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'Suppose we said we're going to burn you at the stake...'

The Supreme Court seemed divided today on whether Oklahoma can legally kill people with experimental, three-drug cocktails that haven't been tested.
The gurney used to restrain prisoners during the lethal injection process is shown in the execution chamber in Huntsville, Texas. (Photo by Pat Sullivan/AP)
The gurney used to restrain prisoners during the lethal injection process is shown in the execution chamber in Huntsville, Texas.
With the justices hearing oral arguments yesterday on marriage equality, much of the attention surrounding the Supreme Court this week has been on Obergefell v. Hodges. But there's another case, argued this morning, that's worth watching for a very different reason.
The state of Oklahoma has experimented with a three-drug cocktail when killing its prisoners, sometimes with horrific consequences.
All of which set the stage for an important Supreme Court case. Amanda Sakuma reported this afternoon:

Supreme Court justices sparred along ideological lines during oral arguments Wednesday as they openly questioned a knotty hypothetical: If certain lethal injections feel like "being burned alive from the inside," then what standards of drug cocktails must be met -- if any -- to ensure that death row inmates don't suffer cruel and unusual punishment when being put to death? After a series of botched executions in the last year brought increased scrutiny to how the U.S. carries out capital punishment, the Supreme Court on Wednesday heard a challenge to a potential source of the problem: a sedative called midazolam, the first in a three-drug cocktail used in several executions that went horribly awry. The challenge, brought by three convicted killers in Oklahoma, argues that midazolam does not effectively guarantee that an inmate is unconscious for the remainder of the execution. Attorneys for the prisoners say this creates a substantial risk of causing severe pain to the point of violating the Eighth Amendment.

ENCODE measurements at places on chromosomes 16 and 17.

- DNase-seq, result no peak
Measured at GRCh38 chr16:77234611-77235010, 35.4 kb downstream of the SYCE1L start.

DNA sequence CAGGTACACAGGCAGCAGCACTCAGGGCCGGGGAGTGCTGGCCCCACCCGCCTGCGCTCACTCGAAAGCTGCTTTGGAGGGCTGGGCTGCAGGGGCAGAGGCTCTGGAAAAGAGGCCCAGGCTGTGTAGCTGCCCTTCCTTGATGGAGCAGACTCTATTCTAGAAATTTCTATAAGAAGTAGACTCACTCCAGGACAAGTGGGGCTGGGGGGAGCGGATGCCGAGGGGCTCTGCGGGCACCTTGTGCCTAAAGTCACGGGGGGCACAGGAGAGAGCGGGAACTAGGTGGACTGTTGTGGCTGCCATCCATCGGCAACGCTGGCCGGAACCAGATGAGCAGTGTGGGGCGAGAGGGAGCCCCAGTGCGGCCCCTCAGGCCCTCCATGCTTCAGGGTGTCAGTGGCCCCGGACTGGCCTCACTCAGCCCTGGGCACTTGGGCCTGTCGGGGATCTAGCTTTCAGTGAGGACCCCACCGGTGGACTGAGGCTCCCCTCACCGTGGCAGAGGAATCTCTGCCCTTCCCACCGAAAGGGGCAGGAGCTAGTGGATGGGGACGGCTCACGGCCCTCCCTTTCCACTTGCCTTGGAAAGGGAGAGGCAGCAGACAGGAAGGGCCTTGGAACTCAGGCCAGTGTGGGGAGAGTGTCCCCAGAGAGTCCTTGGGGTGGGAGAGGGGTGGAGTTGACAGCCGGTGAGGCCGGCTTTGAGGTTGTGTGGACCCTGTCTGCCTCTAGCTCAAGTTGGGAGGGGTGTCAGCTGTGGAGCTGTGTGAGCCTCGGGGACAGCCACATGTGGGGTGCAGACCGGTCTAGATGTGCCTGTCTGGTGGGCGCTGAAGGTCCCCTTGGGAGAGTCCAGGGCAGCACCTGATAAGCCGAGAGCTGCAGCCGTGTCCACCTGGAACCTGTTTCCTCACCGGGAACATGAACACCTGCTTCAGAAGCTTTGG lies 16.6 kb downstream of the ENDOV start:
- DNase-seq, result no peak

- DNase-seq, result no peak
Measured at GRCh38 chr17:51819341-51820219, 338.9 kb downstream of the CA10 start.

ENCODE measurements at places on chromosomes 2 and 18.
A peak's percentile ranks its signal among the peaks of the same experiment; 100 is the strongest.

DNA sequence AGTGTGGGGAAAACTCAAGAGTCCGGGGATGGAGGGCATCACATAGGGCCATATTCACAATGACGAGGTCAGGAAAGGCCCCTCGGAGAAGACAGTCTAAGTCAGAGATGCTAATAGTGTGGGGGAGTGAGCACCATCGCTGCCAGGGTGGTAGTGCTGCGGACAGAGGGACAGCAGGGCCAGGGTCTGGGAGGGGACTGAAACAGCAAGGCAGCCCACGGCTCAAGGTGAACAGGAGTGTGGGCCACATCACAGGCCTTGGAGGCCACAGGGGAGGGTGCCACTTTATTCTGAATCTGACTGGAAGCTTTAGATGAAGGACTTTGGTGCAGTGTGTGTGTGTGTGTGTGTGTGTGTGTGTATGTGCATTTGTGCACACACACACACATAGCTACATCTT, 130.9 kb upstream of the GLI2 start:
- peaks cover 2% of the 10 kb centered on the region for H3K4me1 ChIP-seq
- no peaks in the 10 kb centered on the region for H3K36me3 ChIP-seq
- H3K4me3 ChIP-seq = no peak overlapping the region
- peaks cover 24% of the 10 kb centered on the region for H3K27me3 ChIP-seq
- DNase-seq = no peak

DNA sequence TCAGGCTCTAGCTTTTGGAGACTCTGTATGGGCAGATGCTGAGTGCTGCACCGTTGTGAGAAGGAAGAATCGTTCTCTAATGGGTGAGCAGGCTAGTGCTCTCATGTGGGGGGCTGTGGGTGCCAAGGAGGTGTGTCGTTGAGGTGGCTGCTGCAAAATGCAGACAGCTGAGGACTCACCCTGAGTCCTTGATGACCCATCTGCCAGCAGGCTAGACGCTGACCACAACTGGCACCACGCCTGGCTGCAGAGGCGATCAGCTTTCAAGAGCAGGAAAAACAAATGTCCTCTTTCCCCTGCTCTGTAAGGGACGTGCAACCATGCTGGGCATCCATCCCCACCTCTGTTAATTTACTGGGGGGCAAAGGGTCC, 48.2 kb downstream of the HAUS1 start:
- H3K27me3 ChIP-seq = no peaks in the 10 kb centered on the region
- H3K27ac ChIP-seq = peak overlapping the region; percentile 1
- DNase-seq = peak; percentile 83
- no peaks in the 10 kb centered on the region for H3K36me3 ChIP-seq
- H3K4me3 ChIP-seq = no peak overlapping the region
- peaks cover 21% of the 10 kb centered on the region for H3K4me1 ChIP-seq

Justice Elena Kagan, noting that one of the chemicals amounted to "being burned alive from the inside," posed a hypothetical to the state's lawyer: "Suppose we said we're going to burn you at the stake, but before we do, we give you an anesthetic with unknown effects."
Well, sure, when you put it that way, it almost sounds like cruel and unusual treatment.
BuzzFeed's report added that another justice seemed just as skeptical as Kagan by Oklahoma's arguments.

At one point in [Oklahoma Solicitor General Patrick Wyrick's] argument in defense of the use of the drug, [Justice Sonia Sotomayor] essentially, told the state's lawyer that he had lied in his briefs before the court. "I am substantially disturbed that in your brief you made factual statements that were not supported by the sources [you cited], and in fact directly contradicted," she told him. "So nothing you say or read to me am I going to believe, frankly, until I see it with my own eyes in the context, okay?" Sotomayor was then given wide berth by her colleagues to go into detail to question him regarding some of those examples, from the state's characterization of the Food and Drug Administration's description of the drug to its characterization of one of the studies about the drug on which the state relied.

Just so we're clear, justices usually don't call out counsel like this during oral arguments.
We likely won't see a ruling on this until June, which has the potential to have a sweeping impact on the methods states use to kill people. As untested chemicals face legal challenges and become less accessible, some states are turning back the clock, re-embracing firing squads, electric chairs, and deadly gases.
The transcript from this morning's high court arguments is online here. Look for more on the case on tonight's show.